I read and hear people talking about how the environmentalists are to blame for all our forest health woes. I also hear about the same on the other side of the coin saying that over-harvesting and past logging is the reason our forests are in the shape they are in. Here’s my take:
WHO CARES WHOSE FAULT IT IS!
Besides making you feel better about your position, what good are you doing? We need change, not blame. The fact is there are members of the forest industry and conservation groups working tirelessly to collaboratively address the issues facing our forests.
Collaboration is Working
We need to further support efforts of collaborative groups. The great work needs to be shared so people understand that the days of the “Timber Wars” are over. Sure, I understand that some environmentalists still want the forest left off limits, public land, in particular. Let me tell you, that is the minority. There are also sawmill owners and timberland managers that want nothing to do with collaboration or talking with the “enemy.” Those people and organizations have become and are becoming the exception. It’s because of this we must focus on the good work of groups in the West. They have gone past the noise to a better way of solving our forest management issues.
On the Colville National Forest, we have over 3 dozen successfully collaborated projects. They are growing in size and agreement as we learn from each one. We are now focused on landscape-level impacts rather than smaller projects. We are trying and succeeding at restoring a higher percentage of the forest within each project area. The A to Z project is a national example of that success, but the truth is, it’s just another step in the process. We still aren’t seeing enough of that land being thinned and restored. There is no shortcut to all of this. We must do the work. Go to the meetings. Have the discussions. Create common ground and move the needle forward.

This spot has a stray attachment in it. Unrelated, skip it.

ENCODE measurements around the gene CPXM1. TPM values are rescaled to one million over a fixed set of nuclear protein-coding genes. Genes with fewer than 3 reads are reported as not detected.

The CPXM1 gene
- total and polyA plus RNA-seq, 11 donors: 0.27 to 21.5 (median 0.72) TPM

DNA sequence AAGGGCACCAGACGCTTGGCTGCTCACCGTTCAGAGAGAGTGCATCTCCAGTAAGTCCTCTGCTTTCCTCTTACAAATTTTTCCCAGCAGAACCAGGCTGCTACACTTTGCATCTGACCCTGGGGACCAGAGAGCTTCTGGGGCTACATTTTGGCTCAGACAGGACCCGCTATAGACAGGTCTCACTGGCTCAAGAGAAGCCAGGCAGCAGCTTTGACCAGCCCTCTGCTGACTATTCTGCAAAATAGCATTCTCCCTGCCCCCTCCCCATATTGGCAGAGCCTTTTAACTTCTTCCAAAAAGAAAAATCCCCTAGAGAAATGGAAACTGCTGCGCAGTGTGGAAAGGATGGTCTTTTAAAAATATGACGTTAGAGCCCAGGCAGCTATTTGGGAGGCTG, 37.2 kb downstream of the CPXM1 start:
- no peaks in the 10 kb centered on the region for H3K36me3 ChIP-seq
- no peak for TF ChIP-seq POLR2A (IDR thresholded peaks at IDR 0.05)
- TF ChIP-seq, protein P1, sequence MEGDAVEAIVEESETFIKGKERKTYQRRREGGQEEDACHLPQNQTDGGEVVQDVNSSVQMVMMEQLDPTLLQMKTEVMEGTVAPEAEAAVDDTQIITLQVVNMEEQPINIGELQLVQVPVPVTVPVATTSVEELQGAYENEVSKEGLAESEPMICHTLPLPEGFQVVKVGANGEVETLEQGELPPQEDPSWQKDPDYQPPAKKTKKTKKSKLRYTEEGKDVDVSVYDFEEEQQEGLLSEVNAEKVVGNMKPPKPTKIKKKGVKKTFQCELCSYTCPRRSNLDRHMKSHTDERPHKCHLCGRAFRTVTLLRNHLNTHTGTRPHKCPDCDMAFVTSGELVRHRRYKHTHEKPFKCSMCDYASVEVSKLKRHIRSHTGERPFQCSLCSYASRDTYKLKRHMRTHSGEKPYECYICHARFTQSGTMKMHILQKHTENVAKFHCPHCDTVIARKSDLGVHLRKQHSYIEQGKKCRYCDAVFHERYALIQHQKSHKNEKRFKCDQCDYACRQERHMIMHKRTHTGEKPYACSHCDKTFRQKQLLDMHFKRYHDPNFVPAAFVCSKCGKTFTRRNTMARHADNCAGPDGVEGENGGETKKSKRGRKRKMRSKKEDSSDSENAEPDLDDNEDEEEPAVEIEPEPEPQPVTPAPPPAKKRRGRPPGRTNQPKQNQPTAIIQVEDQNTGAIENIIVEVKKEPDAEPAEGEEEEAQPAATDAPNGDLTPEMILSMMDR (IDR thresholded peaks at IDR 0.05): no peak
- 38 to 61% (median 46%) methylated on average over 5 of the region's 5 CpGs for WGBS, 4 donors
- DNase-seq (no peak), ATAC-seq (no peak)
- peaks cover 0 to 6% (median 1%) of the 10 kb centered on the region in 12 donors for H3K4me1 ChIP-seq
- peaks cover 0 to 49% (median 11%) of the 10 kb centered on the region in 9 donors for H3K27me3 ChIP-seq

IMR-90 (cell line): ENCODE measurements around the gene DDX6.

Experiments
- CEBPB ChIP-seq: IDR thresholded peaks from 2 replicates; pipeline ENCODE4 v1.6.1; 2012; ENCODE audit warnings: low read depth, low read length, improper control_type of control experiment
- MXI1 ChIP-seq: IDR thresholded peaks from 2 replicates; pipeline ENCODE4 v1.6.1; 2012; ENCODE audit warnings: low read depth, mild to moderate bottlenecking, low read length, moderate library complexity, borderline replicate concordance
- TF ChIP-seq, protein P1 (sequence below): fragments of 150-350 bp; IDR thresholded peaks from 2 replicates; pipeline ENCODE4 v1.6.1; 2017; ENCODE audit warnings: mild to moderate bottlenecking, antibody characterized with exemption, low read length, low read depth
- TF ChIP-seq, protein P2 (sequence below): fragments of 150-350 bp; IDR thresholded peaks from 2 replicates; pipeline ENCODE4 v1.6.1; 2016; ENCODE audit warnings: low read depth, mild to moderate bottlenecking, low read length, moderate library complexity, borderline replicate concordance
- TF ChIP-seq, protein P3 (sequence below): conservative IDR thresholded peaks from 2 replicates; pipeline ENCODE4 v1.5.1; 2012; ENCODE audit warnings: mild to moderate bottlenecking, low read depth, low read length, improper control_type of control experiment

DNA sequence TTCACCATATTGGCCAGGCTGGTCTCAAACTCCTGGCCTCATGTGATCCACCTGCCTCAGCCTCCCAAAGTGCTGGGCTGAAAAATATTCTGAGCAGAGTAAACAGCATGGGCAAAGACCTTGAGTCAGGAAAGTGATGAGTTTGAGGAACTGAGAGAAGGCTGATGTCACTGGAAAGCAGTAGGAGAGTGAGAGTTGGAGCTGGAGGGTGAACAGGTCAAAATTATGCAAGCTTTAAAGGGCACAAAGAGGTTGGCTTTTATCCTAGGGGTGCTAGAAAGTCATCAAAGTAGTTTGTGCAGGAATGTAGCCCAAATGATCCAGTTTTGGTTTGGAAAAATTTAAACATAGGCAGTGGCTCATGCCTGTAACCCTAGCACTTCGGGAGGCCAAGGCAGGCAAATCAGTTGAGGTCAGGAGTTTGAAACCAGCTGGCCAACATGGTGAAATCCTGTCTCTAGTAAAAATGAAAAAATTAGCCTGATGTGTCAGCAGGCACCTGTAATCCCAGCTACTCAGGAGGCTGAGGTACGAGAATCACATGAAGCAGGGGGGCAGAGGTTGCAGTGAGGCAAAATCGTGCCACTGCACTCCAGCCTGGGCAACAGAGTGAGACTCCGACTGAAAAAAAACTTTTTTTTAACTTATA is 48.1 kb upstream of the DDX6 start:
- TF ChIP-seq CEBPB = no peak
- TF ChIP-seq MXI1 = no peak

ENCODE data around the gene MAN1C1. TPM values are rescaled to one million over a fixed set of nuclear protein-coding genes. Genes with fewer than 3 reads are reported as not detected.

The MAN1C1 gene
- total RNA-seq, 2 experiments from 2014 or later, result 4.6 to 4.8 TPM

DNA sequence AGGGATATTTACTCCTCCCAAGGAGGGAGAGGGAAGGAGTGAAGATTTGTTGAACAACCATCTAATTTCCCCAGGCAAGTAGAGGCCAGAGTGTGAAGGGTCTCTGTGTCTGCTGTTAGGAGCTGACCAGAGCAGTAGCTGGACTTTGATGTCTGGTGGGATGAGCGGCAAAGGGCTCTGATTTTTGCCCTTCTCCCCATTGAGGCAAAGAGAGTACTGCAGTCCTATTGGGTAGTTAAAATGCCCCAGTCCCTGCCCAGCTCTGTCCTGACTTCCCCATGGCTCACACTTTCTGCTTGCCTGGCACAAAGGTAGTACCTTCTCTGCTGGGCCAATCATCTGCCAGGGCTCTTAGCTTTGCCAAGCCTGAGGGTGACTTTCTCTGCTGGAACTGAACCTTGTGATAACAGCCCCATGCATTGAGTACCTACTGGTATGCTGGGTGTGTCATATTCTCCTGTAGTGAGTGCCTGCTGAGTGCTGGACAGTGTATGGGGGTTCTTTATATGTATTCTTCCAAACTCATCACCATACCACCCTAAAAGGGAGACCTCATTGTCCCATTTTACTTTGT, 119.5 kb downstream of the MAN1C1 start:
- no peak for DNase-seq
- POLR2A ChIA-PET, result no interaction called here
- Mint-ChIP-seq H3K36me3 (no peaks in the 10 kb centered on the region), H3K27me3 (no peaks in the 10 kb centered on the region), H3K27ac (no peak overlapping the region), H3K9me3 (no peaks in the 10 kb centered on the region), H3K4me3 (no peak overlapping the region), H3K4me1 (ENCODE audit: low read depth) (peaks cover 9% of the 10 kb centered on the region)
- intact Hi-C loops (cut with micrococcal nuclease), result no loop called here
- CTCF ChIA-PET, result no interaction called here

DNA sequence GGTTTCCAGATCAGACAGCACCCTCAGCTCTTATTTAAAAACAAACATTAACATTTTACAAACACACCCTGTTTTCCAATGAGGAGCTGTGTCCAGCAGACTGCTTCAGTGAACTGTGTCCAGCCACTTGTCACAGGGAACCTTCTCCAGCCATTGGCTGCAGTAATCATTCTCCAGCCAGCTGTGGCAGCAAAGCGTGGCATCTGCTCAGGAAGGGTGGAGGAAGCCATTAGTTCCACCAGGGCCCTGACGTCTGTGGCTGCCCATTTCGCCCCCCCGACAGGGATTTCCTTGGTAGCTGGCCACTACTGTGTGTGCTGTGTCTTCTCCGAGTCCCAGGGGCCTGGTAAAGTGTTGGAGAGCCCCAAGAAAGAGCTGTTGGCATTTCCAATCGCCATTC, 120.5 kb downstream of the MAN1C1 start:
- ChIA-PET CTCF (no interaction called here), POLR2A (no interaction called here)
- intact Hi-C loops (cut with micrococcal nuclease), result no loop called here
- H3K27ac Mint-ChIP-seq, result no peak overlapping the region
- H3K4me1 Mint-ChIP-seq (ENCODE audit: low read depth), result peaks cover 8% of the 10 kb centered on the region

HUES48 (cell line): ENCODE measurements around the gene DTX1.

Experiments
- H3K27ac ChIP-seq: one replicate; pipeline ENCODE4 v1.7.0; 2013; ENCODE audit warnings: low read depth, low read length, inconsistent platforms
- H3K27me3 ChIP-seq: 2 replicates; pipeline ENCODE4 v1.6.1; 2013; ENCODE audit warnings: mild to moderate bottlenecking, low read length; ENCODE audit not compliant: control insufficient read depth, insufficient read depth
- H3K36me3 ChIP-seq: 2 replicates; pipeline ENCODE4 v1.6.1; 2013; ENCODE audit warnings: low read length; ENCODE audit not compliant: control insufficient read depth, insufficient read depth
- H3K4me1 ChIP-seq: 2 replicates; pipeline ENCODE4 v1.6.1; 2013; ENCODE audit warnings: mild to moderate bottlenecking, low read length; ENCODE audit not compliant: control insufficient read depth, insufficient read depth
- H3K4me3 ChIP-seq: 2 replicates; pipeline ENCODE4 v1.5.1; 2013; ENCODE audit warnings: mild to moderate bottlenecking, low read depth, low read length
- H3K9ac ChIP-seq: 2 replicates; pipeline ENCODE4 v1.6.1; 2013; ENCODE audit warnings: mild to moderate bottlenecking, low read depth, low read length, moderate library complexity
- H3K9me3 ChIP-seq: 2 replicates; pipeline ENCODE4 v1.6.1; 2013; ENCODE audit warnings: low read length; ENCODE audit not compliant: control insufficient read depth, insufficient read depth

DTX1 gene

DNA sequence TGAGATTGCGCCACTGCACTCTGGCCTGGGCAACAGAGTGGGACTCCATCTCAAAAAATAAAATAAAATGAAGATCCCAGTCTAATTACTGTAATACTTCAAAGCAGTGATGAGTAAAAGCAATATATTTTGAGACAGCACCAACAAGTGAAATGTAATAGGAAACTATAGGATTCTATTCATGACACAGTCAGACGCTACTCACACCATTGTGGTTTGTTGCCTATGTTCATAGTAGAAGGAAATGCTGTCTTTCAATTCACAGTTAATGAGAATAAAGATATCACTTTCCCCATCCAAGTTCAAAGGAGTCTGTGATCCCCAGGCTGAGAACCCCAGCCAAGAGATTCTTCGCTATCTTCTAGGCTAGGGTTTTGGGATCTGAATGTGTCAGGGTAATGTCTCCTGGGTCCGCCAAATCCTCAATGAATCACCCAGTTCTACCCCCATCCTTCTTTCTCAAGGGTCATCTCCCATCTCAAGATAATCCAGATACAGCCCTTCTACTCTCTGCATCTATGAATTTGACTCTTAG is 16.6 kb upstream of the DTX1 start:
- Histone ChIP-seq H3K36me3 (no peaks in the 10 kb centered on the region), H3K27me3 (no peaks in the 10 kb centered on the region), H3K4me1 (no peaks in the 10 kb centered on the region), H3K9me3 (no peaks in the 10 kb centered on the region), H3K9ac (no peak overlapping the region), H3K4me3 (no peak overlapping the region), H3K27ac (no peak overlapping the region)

We All Benefit
When these projects are completed everyone wins. Our forests get the fuels reduced which saves them from catastrophic, stand replacement wildfire. This allows them to keep producing oxygen and creating healthy, beautiful forests for generations to come. Wildlife habitat is saved or enhanced. Recreational opportunities are restored instead of destroyed. Rural economic engines are fueled with the by-product of restoring or public forests which does more for the socio-economic fabric of these communities than most people will ever know. In the near future, we will be turning these forest restoration by-products into mass timber, specifically CLT, which will benefit urban communities with sustainable, eco-friendly buildings.
The fault of how we got the forest in this mess is irrelevant. The past doesn’t exist today. We can only take actions today that will influence a brighter future. Understanding history is one thing, making excuses and blaming others is a copout. Be part of the solution, not the ineffective noise.